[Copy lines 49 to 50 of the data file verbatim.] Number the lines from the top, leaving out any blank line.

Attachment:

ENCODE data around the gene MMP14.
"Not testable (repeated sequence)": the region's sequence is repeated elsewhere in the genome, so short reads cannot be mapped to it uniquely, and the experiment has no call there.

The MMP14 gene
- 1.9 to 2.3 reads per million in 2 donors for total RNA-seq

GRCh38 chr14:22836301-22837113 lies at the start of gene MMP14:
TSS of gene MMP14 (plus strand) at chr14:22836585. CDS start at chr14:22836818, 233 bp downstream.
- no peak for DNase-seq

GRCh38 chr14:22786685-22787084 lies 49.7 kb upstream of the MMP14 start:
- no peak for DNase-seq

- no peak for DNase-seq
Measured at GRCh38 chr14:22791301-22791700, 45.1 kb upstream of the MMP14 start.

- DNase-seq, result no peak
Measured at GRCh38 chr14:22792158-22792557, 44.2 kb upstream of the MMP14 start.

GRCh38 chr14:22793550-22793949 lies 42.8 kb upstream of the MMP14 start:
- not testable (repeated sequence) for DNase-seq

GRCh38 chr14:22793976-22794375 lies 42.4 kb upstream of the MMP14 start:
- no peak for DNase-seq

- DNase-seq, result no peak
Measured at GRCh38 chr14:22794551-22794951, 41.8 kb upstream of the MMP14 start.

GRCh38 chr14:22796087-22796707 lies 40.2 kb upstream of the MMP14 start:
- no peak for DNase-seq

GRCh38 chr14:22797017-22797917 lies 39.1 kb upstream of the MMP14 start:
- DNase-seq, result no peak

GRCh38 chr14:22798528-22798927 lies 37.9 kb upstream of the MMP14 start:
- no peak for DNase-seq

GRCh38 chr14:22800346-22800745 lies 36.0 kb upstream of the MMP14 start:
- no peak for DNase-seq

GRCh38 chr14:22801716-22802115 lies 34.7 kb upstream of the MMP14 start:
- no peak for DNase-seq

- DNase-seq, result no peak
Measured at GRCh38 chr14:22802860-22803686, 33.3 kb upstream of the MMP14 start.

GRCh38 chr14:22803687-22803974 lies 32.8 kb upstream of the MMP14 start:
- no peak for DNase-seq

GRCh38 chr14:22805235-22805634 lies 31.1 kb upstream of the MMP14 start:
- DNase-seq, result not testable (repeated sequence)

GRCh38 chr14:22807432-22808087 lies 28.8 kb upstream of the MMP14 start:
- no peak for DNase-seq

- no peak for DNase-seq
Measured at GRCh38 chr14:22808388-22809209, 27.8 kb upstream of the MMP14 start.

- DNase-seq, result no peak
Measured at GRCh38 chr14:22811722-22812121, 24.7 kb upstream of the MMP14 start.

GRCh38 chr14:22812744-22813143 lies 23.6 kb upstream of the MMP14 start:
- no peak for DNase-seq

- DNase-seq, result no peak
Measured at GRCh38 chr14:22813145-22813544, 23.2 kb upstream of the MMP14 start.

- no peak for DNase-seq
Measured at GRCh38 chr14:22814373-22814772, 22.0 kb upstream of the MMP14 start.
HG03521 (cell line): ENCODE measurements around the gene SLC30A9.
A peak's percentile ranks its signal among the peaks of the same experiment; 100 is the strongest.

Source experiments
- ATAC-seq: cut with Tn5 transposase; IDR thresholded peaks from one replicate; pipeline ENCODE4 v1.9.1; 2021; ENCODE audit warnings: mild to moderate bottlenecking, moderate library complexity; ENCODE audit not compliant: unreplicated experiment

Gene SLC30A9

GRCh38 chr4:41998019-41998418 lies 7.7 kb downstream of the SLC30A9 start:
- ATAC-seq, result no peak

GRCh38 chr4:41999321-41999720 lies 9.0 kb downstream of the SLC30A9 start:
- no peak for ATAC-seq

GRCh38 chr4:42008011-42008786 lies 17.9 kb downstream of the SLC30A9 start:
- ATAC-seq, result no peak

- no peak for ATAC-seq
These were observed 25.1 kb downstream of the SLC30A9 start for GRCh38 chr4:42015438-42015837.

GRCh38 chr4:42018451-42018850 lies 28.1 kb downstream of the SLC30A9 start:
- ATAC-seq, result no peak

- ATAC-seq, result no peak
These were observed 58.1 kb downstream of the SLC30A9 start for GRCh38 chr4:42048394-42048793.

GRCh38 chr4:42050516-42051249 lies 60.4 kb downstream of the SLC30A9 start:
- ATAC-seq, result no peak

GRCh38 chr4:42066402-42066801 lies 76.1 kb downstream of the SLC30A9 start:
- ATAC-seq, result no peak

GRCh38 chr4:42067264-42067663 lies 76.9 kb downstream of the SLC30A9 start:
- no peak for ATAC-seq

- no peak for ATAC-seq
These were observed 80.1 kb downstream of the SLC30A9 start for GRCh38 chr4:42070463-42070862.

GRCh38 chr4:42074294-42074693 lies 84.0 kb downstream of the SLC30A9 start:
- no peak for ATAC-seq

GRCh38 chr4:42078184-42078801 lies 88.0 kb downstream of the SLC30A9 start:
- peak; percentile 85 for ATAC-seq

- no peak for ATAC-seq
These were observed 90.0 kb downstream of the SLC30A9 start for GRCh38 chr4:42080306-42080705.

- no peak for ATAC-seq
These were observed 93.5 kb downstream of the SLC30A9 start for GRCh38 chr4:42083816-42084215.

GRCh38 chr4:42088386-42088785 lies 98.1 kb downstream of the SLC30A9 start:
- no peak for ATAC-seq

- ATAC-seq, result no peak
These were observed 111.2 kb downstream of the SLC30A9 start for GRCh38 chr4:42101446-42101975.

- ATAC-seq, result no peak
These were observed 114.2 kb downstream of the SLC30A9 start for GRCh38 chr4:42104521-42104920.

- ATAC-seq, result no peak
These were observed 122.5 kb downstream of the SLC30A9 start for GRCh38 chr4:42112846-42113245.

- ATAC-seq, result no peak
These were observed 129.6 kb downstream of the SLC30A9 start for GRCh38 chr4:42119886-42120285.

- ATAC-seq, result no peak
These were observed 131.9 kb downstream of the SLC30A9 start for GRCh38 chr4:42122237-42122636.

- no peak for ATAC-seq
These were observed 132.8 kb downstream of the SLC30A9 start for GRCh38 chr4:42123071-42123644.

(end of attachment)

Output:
A peak's percentile ranks its signal among the peaks of the same experiment; 100 is the strongest.

Source experiments